Expecting Stephen Curry and Klay Thompson fill the scoring void created without Durant’s 25 points is irrational. The trio was combining for more than 70 points per game. No duo in the league is going to provide that.

“That just isn’t going to make itself up,” Draymond Green said late Tuesday night, referring to the lost scoring. “You’ve got to make some of that up on the defensive end. And we haven’t been doing that.”

Unless the defense tightens, and we’ve seen it happen, there is no chance to gaining the top seed. When the Warriors defend, the dictate the action at both ends. The offense comes easier. It won’t be easy without Durant, the team’s best rim protector, but it’s essential.

Getting offense from Green also is crucial. He doesn’t have to reach the 20-point mark, as he did Tuesday night, but he can consistently find his way into double figures, it will put additional stress on defenses.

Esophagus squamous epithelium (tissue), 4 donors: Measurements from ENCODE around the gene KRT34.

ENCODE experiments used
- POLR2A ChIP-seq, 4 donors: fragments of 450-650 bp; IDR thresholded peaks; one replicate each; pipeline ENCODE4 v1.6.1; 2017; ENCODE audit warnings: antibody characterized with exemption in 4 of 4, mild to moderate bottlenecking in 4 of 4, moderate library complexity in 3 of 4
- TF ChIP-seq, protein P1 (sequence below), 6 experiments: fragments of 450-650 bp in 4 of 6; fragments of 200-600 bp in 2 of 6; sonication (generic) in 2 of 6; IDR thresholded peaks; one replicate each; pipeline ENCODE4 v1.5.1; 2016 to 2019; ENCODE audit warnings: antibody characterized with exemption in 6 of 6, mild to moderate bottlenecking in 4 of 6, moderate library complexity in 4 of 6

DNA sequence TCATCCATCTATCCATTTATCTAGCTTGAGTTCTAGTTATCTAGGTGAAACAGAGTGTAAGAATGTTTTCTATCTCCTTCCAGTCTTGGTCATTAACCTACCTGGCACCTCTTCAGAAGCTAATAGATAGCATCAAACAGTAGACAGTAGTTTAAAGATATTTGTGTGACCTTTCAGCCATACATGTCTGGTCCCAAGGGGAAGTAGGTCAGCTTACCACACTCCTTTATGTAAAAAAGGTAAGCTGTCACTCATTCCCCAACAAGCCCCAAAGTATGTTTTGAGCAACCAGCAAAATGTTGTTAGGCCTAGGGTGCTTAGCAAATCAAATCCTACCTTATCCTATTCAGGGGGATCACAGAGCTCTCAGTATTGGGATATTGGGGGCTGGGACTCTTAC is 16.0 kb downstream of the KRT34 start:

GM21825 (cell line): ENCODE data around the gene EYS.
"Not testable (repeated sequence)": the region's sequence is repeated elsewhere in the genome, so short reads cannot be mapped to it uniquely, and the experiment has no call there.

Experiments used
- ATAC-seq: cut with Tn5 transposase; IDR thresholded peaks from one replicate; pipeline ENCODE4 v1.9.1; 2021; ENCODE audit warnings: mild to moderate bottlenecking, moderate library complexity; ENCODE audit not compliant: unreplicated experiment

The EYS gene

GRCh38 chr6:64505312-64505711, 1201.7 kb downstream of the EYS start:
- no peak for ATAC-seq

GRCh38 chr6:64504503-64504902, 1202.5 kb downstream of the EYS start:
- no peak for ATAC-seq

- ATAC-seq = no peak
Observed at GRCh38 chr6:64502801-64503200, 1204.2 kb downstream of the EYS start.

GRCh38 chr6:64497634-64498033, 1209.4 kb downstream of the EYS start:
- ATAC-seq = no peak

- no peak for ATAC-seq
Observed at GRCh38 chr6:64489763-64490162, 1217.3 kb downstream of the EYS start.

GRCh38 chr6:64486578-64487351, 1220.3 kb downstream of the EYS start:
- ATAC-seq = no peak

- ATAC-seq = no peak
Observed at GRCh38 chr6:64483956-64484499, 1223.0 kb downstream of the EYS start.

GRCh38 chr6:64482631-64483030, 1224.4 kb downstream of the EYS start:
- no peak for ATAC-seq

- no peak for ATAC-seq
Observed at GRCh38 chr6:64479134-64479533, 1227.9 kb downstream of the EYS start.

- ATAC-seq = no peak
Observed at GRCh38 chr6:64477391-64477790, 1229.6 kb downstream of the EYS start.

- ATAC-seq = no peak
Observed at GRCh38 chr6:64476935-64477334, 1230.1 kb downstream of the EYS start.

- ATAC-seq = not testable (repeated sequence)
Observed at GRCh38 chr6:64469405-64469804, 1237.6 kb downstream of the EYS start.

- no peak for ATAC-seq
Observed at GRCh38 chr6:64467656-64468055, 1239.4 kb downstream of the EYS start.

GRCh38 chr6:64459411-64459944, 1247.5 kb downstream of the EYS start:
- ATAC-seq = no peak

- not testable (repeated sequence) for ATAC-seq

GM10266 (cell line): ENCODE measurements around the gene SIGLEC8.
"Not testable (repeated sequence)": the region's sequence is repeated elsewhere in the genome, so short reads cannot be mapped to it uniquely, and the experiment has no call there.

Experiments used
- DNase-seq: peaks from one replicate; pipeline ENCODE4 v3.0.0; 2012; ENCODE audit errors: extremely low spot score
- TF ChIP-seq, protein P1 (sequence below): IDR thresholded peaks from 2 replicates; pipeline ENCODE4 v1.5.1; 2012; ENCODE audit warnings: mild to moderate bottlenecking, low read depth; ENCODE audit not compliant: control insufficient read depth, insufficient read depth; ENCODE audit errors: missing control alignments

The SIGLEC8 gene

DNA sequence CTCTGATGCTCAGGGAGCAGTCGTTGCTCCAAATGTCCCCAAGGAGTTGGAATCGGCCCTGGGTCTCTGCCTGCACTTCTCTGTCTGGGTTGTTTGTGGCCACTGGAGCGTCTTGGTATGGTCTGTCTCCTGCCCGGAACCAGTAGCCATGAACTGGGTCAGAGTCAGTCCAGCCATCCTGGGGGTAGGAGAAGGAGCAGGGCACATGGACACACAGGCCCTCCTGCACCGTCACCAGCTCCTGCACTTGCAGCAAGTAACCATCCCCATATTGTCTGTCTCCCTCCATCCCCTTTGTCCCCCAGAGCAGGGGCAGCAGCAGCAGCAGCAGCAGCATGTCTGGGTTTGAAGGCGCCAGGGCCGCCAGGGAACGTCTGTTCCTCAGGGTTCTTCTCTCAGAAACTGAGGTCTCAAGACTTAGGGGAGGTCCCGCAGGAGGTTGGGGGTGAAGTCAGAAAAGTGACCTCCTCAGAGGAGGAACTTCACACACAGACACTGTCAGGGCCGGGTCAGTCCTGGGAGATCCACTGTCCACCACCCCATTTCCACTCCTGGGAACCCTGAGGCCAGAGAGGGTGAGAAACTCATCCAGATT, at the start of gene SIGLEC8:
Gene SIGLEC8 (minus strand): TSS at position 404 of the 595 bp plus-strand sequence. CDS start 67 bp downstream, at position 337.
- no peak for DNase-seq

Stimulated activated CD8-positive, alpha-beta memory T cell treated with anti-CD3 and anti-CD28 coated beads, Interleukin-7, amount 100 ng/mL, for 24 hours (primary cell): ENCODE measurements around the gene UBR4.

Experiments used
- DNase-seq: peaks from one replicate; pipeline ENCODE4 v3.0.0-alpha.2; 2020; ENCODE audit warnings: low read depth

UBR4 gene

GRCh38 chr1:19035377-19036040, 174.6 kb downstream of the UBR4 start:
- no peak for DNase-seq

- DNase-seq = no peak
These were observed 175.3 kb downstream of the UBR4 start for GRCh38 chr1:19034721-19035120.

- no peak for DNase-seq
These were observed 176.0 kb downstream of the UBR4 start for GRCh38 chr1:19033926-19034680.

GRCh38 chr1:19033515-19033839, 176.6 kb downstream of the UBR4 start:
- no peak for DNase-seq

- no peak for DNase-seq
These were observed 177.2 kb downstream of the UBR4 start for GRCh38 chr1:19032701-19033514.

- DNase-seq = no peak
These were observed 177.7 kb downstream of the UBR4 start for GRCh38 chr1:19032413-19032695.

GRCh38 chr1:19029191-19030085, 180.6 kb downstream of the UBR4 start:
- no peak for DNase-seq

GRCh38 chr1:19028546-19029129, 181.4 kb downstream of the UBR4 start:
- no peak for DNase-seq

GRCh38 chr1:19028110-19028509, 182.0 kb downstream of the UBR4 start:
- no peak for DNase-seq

“If Draymond gives us 15 a night,” said one team official, “I like our chances.”

Which brings us back to Curry and Thompson. Thompson tends to be a bunch scorer, unstoppable some nights, stopping himself on others. He’s going to score, though the game looks easier when he’s relaxed enough to avoid forcing his shot. If Thompson is able to round out his game, to mix in a few more assists and rebounds, that also would put defenders in a bind.

Curry? Well, we know his impact. When he is on, the team’s swagger is unmistakable. If he’s beating his chest, his teammates beat theirs. If Curry gets on a roll, Durant’s absence becomes much easier to mask.